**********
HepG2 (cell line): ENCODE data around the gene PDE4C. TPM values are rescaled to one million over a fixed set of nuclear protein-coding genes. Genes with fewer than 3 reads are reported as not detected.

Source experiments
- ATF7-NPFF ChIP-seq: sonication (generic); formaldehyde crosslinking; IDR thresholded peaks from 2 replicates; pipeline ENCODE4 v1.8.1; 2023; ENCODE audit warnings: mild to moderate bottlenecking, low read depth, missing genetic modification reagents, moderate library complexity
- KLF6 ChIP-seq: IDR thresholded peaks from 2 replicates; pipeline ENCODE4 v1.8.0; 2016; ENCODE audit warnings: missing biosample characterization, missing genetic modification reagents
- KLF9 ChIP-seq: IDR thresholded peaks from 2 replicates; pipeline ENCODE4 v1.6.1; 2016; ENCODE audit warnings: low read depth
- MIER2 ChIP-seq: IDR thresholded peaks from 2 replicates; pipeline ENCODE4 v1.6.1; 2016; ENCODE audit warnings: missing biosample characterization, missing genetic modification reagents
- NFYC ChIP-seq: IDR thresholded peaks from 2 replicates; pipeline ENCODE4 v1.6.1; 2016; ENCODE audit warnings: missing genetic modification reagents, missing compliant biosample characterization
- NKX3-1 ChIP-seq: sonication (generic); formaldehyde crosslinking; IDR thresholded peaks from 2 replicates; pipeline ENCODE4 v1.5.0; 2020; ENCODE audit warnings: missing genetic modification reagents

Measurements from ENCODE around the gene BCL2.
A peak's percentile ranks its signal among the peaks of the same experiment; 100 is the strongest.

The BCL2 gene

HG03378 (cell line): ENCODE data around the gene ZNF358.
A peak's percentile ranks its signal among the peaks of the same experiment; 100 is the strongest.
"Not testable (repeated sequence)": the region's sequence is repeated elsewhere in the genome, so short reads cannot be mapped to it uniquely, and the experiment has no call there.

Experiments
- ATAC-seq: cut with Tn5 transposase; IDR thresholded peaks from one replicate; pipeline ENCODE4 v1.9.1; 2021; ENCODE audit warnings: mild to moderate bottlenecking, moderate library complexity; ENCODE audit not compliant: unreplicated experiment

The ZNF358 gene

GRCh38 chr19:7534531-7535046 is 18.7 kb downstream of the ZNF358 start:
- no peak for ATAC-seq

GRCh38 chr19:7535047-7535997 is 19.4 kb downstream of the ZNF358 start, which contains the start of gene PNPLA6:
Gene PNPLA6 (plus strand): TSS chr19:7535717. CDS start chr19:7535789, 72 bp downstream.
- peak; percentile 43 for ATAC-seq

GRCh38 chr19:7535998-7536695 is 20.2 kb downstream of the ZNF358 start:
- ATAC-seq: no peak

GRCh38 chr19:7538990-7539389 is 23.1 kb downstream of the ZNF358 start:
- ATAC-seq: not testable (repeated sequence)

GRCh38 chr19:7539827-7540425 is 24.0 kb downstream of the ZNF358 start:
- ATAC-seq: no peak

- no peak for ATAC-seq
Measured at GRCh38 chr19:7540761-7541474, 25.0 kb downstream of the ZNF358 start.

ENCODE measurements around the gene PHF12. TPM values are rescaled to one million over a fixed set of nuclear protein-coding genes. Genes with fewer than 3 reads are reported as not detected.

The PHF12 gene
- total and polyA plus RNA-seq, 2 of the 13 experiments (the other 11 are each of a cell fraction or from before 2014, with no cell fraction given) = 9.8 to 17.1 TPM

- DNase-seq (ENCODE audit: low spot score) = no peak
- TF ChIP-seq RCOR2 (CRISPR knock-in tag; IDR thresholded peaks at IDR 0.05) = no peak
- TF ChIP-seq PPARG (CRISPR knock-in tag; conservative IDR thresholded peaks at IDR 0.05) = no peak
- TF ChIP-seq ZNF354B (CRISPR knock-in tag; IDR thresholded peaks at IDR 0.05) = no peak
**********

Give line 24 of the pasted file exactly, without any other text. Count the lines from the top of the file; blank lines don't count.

- ATAC-seq: no peak